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Hands On With Driveclub VR For PlayStation VR

Josh goes hands on with Driveclub VR at EB Expo

With less than a fortnight to go before the worldwide release of Sony’s PlayStation VR headset, I have been anxious to get some hands-on time with a number of titles to help give you guys a heads up on how the experiences hold up before taking that leap of faith and forking out the purchase price. I was fortunate enough to be invited to a preview event by Sony at the EB Expo the night before it was open to the public in Sydney. While most of the attendees were only allowed to play a couple of VR demoes due to limited availability, I was stealthy and patient enough to get a decent amount of playtime with seven VR titles. As the launch of PSVR looms, I thought I would give my impressions on one title every second day leading up to the big day.

Continuing our fortnight countdown of PSVR impressions leading up to launch, I will be talking through my experience with one of Sony’s flagship titles: Driveclub VR.


While the resolution is noticeable, the fidelity and detail put into Driveclub VR is impressive. How the PlayStation 4 runs this at 60fps is beyond me.

The Driveclub brand is in a weird place. It looks like a racing simulator but plays like an arcade racer, and the original PlayStation 4 edition missed its day one schedule to come out a year later plagued with bugs and issues. Nevertheless, Evolution Studios have supported this game more than most studios support their game with free updates, DLC and even a motorbike expansion. The stealth announcement of Driveclub VR in July and its price over the last week was also a strange move for a first-party launch title.

There have also been divisive impressions on the VR game so far. Some people are praising it for its immersion and scale and how fun it is to drive while others find the graphics to be underwhelming. I went in with no preconceived notions. So here are my thoughts.

I hate racing games with the exception of maybe less than half a dozen (Forza Horizon 3 just made the list!). However, it is the novelty of VR that has me particularly excited for Driveclub VR. Driveclub VR was the most prominent VR game at the EB Expo preview event I attended the night before its grand opening. There was a total of five stations all equipped with driving wheel and pedals.


I was doing things I would never do in a traditional racer. Looking at my speedometer, effectively calculating upcoming turns and checking myself out in the mirror…

Now I just want to get this out of the way. The resolution of Driveclub is certainly noticeable. There is a tiny bit of a blurriness and aliasing apparent. Draw distances are a little smaller and there seems to be slightly less textures. However, the lighting, detail (especially in the car), environments and the actual graphical fidelity of the game are top notch. Resolution need not be the be all and end all, for instance Fallout 4 and Uncharted 4 run at the same resolution (1080p), but it was the graphical fidelity that set them apart. PSVR certainly has a lower resolution compared to the Occulus and Vive, but I think it’s the proprietary studios/engines that will give Sony games a higher fidelity than most VR games on the market.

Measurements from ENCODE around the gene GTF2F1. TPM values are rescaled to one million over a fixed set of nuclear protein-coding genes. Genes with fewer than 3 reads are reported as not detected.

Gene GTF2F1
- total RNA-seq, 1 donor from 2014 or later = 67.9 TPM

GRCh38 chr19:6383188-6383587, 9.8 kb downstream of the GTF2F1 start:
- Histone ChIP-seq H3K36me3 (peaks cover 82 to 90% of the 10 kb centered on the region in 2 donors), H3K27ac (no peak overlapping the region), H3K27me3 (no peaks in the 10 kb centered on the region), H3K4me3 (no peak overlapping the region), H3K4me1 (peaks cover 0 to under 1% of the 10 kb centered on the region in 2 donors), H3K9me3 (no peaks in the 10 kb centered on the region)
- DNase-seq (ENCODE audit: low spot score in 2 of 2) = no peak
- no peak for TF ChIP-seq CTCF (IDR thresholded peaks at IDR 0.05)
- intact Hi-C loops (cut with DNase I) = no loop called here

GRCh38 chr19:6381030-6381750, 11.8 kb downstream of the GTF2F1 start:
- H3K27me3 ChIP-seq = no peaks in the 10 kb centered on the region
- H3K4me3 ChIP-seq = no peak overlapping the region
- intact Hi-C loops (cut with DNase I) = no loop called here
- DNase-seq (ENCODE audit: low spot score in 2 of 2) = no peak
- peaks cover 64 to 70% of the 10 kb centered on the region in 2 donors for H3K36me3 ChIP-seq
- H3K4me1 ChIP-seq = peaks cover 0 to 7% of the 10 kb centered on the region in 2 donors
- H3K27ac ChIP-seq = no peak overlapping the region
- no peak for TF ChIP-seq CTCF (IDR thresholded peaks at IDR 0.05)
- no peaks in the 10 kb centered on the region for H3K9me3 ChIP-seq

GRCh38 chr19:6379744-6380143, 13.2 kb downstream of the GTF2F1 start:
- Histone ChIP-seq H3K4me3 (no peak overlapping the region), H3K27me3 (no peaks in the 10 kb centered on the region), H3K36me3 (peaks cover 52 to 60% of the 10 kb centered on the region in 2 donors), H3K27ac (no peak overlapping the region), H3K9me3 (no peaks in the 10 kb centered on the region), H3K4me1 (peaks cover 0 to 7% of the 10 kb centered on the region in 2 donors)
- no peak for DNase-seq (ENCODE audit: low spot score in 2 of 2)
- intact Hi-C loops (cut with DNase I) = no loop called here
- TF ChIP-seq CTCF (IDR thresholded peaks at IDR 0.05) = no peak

Now let’s get to the racing. Before I took off, I was able to look around the interior of my car; the side mirrors, the back seat, the speedometer. It was fantastic. As soon as the lights turned green I took off. For the start of the race, I was concentrating on the controls. It is clear that Driveclub VR enables a lot of assists by default, because I was pretty sure I was driving like how I usually drive…. like a maniac. The force feedback of the wheel, the way the sun was glaring into my eyes, the way I was looking into my side and rear-view mirrors to check how far behind my competition was, judging distances to decide when I was going to hit the brakes and the way my body felt like it was moving with the vehicle around corners and hitting the competition out of the way was unreal. Hell, even spinning out of control as I took corners too sharp, felt exhilarating to say the least. I could not believe I didn’t crash (or was forced to reverse) once and I even won the race. I remember on the original Driveclub I could not even finish a race. I think especially at launch, having very user-friendly experiences is important for a new medium.


This picture is misleading… I actually surprisingly won the race!e

I think Sony are onto something here. Out of all the demoes I tried, Driveclub VR was the closest to simulating the real thing. The game has been announced at a launch day title for the affordable price of $54.95 AUD. Sony also announced recently that season pass holders of the original Driveclub are able to pre-order the VR edition at a discount rate. The game itself will include new urban tracks not previously seen in the original game, some fan favourites tracks and cars and an exclusive cruise mode and passenger mode. I think this is a great way to showcase VR to friends who might not be conditioned with video games but may want to sit in the passenger seat of a Ferrari. I personally think it’s one of the must-buys, but if you are still on the fence about it, Sony will be offering the game as part of their free launch day demo disc, which I assume will be packaged in with the same car and track as I played through in my demo.

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Written By Joshua Rizk

Mr Multiplatform just wants everyone to get along. Occasionally he gets called a Sony fanboy but then he spams haters with photos of his Halo, Gears of War, Super Mario and Zelda statues. When he is not gaming he is in legal courts thinking about video games or recording music thinking about games




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